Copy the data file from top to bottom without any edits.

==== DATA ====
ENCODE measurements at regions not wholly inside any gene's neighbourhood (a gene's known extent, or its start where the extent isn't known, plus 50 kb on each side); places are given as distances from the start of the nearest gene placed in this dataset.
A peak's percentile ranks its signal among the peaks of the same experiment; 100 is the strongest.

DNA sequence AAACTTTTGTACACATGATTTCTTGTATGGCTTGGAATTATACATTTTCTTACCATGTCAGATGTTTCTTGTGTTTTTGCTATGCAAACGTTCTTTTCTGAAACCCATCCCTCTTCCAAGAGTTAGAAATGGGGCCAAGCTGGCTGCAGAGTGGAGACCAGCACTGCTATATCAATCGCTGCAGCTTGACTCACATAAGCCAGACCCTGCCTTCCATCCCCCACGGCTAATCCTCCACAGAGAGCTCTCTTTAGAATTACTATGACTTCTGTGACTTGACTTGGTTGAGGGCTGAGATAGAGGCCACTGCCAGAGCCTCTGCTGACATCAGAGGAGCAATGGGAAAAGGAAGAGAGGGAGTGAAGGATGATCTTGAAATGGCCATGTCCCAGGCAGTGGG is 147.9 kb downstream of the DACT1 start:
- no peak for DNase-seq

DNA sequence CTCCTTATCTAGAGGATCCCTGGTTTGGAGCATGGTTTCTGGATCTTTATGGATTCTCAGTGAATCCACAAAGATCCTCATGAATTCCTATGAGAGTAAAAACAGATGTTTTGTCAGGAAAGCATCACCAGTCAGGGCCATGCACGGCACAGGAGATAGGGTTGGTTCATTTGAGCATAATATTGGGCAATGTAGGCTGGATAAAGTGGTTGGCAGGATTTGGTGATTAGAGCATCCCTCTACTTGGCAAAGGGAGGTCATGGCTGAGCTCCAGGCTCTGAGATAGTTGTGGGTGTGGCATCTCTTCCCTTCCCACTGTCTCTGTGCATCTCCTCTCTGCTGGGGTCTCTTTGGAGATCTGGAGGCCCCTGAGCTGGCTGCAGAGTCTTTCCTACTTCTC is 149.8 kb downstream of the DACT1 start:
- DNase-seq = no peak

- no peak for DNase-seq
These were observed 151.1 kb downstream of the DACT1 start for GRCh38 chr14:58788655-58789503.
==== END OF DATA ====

ENCODE measurements at regions not wholly inside any gene's neighbourhood (a gene's known extent, or its start where the extent isn't known, plus 50 kb on each side); places are given as distances from the start of the nearest gene placed in this dataset.
A peak's percentile ranks its signal among the peaks of the same experiment; 100 is the strongest.

DNA sequence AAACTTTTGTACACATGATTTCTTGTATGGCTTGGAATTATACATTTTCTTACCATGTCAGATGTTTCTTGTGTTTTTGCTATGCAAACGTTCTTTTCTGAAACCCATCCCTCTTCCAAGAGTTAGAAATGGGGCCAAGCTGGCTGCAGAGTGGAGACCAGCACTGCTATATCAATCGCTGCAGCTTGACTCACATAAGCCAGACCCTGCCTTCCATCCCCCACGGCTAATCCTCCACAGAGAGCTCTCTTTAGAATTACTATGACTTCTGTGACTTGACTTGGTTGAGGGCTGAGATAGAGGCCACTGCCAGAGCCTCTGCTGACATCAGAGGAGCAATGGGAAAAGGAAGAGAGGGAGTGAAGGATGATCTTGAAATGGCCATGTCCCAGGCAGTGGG is 147.9 kb downstream of the DACT1 start:
- no peak for DNase-seq

DNA sequence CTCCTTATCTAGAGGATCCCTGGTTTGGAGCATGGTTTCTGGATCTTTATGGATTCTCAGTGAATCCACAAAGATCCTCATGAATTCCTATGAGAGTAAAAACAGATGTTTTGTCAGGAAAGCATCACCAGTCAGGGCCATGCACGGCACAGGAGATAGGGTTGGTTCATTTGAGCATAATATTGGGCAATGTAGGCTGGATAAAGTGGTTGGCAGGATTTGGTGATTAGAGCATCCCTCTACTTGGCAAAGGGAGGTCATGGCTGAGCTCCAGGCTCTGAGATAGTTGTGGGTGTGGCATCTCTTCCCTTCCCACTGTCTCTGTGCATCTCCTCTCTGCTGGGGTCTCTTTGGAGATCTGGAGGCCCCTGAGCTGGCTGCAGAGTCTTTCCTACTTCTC is 149.8 kb downstream of the DACT1 start:
- DNase-seq = no peak

- no peak for DNase-seq
These were observed 151.1 kb downstream of the DACT1 start for GRCh38 chr14:58788655-58789503.